We carefully listened to the submissions of counsel for both parties. We have also carefully considered the law applicable to the matter before us and the authorities cited to court as well as the evidence adduced.

The questions at the center of the resolution of this appeal are the participation of the appellant in the commission of the offence of which he was convicted and the appropriateness of the sentence of 15 years imprisonment imposed on him by the learned trial judge.

We find there is ample circumstantial evidence according to the principles enunciated in Simon Musoke v R [1958] EA 715 and Obonyo & others VR [1962] 542 to support the conclusion that it was the appellant who defiled the victim.

By his own admission, the appellant was in the vicinity of the scene of crime at the time of the commission of the offence. P.W.I had also testified that the appellant was doing operational work at her canteen behind its kitchen at that time.

According to the unchallenged evidence of P.W.I, she saw the victim coming to her into the canteen from the direction of the appellant at the material time.

The victim was crying calling out P.W.I and touching her private parts. She immediately reported to P.W.I into presence of P.W.3, as she touched her private parts, that the appellant had molested her. P.W.I and P.W.3, on examining the victim found semen in her vagina. The victims’ immediate report to P.W.I of what had befallen her and her crying while touching her private parts was evidence of the conduct of a visibly distressed victim. This conduct corroborates the evidence of P.W.I and P.W.3 stated above. It is also settled law that evidence of a complaint by the victim of a sexual offence is admissible when the complaint is made to a third person. Any information to the identity of her assistant to the third person is admissible evidence. See Patrick Akol vs Uganda (sc) Criminal Appeal No. 23 of 1992, Badru Mwindu vs Uganda, Court of Appeal No 11 of 1997.

We are not persuaded by the assertion that the victim’s hymen was ruptured by some other cause other than the penetration of the girls vagina by the appellants penis. We find no credible evidence on record to support this. Courts of law act on credible evidence adduced before them and do not indulge in conjecture, speculation, attractive reasoning or fanciful theories.

See Okala vs Republic 1965 EA 555, and Kanalusasi vs Uganda [1998-1990] HCB 10,

We are not persuaded either that the appellant in the instant case was framed because of a grudge between him and P.W.I who had, according to the appellant, failed to pay him shs 300,000/=. There is evidence on record that the appellant and P.W.I had discussed the matter and agreed on terms of payment. But even if there had been a grudge between the two, the appellant cannot take refuge into it to justify his ravishing the victim, a kid and a total stranger to the grudge. We find, that this is an unsustainable afterthought and a concoction by the appellant.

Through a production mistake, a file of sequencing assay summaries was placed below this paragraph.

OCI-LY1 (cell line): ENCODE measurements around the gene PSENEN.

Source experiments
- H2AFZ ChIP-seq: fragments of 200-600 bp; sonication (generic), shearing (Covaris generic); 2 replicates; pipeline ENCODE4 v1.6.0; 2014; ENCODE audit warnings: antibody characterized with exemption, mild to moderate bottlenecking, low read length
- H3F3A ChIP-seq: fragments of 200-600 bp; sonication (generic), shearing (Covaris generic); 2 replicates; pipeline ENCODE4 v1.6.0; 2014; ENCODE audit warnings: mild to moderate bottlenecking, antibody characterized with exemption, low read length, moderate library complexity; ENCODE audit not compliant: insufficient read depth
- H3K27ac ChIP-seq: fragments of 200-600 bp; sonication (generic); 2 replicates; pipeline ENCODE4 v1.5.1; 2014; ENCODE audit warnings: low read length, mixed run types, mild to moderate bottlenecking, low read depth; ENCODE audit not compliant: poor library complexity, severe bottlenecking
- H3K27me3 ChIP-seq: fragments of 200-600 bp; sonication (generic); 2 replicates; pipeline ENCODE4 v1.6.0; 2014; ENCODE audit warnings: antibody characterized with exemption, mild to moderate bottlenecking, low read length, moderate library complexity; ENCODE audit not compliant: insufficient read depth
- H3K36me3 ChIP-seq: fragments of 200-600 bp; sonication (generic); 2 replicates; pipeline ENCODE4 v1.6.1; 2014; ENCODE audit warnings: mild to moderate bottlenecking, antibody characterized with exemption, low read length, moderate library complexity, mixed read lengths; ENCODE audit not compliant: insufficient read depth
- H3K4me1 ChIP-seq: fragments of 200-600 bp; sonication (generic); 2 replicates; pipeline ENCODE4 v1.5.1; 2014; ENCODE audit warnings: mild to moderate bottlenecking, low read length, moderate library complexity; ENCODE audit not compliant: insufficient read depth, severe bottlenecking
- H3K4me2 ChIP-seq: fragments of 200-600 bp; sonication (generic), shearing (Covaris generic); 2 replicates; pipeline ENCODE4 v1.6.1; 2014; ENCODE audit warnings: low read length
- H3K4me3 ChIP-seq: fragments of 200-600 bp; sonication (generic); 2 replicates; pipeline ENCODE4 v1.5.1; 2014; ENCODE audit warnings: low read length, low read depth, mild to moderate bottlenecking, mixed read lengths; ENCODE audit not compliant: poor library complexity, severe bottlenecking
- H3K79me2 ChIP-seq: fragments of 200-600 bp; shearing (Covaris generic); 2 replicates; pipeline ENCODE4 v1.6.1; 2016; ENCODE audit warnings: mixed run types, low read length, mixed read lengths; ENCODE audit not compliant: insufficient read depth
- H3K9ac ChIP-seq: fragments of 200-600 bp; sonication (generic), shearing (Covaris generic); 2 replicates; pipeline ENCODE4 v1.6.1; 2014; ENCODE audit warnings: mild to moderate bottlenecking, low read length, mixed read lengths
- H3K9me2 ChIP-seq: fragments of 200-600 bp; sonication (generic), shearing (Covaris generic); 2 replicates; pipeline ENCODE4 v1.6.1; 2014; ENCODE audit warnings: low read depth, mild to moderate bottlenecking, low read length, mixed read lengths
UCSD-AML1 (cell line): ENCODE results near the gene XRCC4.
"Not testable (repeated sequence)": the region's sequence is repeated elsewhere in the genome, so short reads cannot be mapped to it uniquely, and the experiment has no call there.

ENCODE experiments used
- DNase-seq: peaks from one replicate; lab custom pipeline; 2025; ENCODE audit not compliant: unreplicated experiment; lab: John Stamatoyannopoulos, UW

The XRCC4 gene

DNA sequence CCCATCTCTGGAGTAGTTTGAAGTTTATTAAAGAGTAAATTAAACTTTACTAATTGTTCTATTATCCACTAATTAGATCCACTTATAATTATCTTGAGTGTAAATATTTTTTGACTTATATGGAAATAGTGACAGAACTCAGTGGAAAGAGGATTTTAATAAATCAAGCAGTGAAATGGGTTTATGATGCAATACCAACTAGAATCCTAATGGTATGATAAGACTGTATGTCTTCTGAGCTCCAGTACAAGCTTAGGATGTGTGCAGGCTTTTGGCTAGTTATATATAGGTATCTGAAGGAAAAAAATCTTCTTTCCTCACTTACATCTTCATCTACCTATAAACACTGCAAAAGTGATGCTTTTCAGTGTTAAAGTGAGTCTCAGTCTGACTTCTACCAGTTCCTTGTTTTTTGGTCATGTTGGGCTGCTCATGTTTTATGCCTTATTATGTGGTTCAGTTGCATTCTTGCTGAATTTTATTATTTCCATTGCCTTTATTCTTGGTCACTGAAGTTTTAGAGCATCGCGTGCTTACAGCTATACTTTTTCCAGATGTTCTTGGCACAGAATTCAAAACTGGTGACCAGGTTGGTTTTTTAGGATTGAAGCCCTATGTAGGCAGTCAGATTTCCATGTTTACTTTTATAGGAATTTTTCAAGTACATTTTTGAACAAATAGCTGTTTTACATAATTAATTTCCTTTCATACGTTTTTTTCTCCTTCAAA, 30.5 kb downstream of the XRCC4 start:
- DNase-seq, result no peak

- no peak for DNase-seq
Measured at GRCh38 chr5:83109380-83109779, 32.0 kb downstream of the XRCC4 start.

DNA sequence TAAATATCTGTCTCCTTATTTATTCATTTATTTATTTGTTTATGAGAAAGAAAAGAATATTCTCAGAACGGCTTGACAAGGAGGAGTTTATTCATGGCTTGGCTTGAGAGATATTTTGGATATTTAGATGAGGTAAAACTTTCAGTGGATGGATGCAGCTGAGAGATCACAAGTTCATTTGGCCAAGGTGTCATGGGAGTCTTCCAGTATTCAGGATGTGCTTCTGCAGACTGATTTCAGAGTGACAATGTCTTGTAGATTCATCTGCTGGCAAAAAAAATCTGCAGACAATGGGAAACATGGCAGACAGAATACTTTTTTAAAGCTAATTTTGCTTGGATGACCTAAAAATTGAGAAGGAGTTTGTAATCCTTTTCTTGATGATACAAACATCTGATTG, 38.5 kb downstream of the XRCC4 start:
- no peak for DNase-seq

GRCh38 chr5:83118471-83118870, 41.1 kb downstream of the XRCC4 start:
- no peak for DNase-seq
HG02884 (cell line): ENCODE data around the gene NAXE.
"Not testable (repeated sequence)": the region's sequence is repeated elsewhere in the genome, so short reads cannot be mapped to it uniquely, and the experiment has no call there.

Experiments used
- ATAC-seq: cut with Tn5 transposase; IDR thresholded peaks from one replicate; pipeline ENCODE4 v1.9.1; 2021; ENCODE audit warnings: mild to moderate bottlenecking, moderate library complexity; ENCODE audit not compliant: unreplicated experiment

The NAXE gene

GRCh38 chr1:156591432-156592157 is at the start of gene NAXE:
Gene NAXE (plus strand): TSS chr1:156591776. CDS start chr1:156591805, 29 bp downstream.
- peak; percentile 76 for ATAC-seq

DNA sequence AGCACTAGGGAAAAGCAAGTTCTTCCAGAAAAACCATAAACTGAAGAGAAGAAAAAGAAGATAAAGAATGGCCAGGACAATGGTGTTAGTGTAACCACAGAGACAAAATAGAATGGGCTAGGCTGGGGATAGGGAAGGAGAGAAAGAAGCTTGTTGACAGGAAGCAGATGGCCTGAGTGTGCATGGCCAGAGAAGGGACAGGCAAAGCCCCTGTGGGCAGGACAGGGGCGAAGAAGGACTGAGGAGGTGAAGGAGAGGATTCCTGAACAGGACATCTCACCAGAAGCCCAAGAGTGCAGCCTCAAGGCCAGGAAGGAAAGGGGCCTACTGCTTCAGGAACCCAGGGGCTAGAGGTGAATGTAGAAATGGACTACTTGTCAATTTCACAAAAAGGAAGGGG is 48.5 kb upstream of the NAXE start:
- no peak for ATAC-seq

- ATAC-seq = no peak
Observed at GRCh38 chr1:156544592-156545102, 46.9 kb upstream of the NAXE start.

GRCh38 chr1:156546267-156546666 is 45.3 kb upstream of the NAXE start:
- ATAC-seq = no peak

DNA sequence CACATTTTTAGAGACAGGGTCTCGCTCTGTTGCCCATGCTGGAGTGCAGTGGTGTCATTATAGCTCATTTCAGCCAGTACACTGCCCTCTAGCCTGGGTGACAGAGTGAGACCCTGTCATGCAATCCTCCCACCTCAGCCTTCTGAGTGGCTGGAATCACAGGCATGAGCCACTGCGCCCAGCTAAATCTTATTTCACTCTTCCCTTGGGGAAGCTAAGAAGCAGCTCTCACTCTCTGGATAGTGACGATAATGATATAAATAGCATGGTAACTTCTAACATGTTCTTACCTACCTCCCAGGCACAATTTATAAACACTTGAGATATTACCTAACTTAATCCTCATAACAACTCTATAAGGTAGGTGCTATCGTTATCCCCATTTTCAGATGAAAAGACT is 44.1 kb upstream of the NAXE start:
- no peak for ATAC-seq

We reject the appellant’s denial of his involvement in the commission of the offence he was convicted of as a lie, a scheme intended to mislead court.

As regards the appeal against the sentence, we find no merit in it. The sentence imposed by the learned trial is legal. The Judge considered both the mitigating and the aggravating factors involved in the case before him which included the time the appellant had spent on remand and the breach by him of the trust of his toddler victim. This court held in Kiwalabye Vs Uganda Court of Appeal Criminal Appeal No. A 143 of 2001, thus:

The law is well settled that whenever a trial court has exercised its discretion on sentence, an appellate court will not interfere unless the discretion has been exercised unjudicially or on wrong principles. Here the trial court gives reasons, the appellate court ill interfere only if the reasons given are clearly wrong or untenable. Here no reasons are given for the decision, the appellate court will interfere if it is satisfied the is wrong” (sic)

See also Kabuye Kibazo vs Uganda Criminal Appeal No. 51 of 2002, (COA),

In the instant appeal, we find no cause to interfere with the trial courts’ discretion in sentencing the appellant. The judge acted properly in sentencing the appellant to 15 years imprisonment.

In the result, we dismiss the appeal for lack of merit. We uphold both the conviction and the sentence of 15 years imprisonment imposed on the appellant.

Dated at Mbarara this…15th…day of…November…2010


A. Twinomujuni

Justice of Appeal


S.B.K. Kavuma

Justice of Appeal


M.S. Arach Amoko

Justice of Appeal